|dc.description.abstract||The use of exogenous materials to replace or repair dysfunctional tissues and organs has seen dramatic improvements since the time of the ‘physician-hero’. The past three decades have heralded the advancement of various materials and technologies for medical implant devices to repair, replace or regenerate irreversibly damaged tissues. Improvement in health outcomes, evident in life expectancy increase, has brought in its wake the increased need to replace or repair tissues, particularly weight-bearing bone tissues. Titanium (Ti), a non-magnetic, corrosion resistant, osseo-integrating metal, with a higher strength-to-weight ratio than the traditional stainless steel, has emerged as the material of choice for replacing bone and other support tissues. However, the quest for improved performance (osseointegration) and reduction in implant related infection resulting in the need for resection surgeries, has necessitated the need to improve the titanium-tissue interface mediated osseointegration process, and confer antimicrobial properties to the implant material surface.
In this work, a simple cost effective physical and chemical modification strategies have been developed, to alter the surface chemistry, increase the surface water wettability and confer a nano topographic characteristic to the Ti surface. These surface parameters have been demonstrated to enhance the osseointegration process. The chemical treatments resulted in oxides containing the following ions: Calcium (Ca), for improvement of osteogenic cell adhesion to Ti surface, Silver (Ag), and Zinc (Zn) for conferring antimicrobial properties to the novel surface, and their composites (CaAg, CaZn and CaZnAg), Scanning electron microscope (SEM) profiles of the modified surface suggest that, ions are chemically bound and not physically deposited onto the Ti surface. Further evidence of this is provided by the release profile of these elements from the modified surface over a 28-day period. We have also demonstrated that, the physically modified Ti surface is better at incorporating our elements of interest than the commercially pure titanium (cpTi) surface.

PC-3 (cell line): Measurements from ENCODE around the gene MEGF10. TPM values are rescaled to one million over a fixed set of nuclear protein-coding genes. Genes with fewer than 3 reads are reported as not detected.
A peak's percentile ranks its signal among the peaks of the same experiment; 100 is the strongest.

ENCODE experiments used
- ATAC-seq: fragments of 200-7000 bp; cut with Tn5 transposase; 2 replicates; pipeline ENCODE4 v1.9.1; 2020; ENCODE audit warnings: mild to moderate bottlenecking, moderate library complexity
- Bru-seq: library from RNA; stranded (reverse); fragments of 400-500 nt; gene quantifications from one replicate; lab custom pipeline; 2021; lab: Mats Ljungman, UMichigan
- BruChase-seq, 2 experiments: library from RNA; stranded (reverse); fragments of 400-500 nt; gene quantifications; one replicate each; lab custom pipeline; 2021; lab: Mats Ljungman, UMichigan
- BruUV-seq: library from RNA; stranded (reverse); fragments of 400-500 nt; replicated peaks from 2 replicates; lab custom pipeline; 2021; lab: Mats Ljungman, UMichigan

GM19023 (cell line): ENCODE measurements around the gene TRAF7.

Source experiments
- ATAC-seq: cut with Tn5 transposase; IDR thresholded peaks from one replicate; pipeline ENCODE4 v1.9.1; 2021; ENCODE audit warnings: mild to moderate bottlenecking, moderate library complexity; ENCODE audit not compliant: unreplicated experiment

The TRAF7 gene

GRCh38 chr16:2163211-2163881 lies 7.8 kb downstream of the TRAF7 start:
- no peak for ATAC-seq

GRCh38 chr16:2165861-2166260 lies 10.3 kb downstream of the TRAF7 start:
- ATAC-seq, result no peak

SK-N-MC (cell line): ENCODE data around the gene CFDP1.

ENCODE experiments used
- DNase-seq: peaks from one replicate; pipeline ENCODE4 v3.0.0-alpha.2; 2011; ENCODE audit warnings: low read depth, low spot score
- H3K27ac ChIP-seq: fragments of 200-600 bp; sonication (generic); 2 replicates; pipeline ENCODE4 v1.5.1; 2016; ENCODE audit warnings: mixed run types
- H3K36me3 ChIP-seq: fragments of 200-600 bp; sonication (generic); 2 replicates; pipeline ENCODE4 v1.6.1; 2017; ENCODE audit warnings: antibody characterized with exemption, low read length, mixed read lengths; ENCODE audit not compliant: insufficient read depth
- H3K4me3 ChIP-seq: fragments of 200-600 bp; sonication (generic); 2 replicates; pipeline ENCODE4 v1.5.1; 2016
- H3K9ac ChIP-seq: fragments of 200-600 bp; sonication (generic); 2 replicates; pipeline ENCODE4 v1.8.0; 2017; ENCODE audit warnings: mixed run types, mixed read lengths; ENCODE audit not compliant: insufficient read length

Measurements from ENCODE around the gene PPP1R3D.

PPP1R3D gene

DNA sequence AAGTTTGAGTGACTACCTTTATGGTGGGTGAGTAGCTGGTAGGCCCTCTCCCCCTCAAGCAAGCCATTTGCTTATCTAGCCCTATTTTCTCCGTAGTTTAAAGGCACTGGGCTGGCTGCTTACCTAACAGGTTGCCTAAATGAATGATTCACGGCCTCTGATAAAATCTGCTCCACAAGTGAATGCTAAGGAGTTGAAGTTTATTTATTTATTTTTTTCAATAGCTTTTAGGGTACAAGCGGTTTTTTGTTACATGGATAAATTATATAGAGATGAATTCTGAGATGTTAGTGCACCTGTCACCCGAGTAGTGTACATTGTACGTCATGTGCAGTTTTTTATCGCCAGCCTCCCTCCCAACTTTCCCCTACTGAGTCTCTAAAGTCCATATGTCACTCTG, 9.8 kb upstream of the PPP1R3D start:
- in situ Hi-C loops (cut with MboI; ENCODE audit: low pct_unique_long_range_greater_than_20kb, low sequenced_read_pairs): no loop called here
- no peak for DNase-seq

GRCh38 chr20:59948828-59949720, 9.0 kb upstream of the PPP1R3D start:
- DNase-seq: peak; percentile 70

The results from a Staphylococcus aureus biofilm formation assay, and U2OS bone cell adhesion and proliferation studies, suggest that, the physical modifications enhanced both the antimicrobial performance and the osteoblast-like cell adhesion and proliferation. The suggestion also is that, the incorporated Ca further enhances the adhesion and proliferation of bone-like cells, whereas Zn and markedly Ag improve the modified Ti surface’s antimicrobial properties. However, Ag alone has been shown to have a toxic effect on the bone cells; a promising combination treatment involving Ca, Zn and Ag appears to have beneficial response in all tests.||en